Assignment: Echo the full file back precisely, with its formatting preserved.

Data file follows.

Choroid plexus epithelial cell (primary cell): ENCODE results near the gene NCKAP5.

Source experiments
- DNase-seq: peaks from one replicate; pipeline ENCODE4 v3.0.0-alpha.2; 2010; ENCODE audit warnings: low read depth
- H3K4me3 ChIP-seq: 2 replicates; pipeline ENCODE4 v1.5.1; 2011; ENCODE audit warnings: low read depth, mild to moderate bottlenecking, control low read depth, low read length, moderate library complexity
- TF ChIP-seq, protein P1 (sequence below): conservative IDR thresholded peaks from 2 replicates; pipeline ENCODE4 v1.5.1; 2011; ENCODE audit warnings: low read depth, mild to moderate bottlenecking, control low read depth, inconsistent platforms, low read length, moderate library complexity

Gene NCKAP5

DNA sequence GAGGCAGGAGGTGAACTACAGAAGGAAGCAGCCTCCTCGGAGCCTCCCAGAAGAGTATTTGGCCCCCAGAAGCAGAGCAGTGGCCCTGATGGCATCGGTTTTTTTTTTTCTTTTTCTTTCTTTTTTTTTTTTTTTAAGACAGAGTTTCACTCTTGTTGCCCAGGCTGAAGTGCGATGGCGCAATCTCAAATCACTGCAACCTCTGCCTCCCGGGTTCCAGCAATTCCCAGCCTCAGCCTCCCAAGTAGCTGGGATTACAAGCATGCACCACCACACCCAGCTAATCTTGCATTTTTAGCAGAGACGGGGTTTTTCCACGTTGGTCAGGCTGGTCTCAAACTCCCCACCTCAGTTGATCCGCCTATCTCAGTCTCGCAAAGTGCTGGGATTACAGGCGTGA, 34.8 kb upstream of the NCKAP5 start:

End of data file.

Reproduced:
Choroid plexus epithelial cell (primary cell): ENCODE results near the gene NCKAP5.

Source experiments
- DNase-seq: peaks from one replicate; pipeline ENCODE4 v3.0.0-alpha.2; 2010; ENCODE audit warnings: low read depth
- H3K4me3 ChIP-seq: 2 replicates; pipeline ENCODE4 v1.5.1; 2011; ENCODE audit warnings: low read depth, mild to moderate bottlenecking, control low read depth, low read length, moderate library complexity
- TF ChIP-seq, protein P1 (sequence below): conservative IDR thresholded peaks from 2 replicates; pipeline ENCODE4 v1.5.1; 2011; ENCODE audit warnings: low read depth, mild to moderate bottlenecking, control low read depth, inconsistent platforms, low read length, moderate library complexity

Gene NCKAP5

DNA sequence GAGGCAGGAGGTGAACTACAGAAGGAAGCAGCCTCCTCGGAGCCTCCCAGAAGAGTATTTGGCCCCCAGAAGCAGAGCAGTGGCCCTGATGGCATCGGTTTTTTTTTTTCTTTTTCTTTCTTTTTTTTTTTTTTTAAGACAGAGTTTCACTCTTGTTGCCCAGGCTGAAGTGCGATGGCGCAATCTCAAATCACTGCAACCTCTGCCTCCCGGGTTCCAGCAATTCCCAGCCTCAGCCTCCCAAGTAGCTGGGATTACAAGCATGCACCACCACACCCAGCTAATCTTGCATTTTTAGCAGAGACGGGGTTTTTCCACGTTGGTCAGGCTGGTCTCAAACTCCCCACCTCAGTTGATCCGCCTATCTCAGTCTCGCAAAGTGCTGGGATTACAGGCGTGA, 34.8 kb upstream of the NCKAP5 start: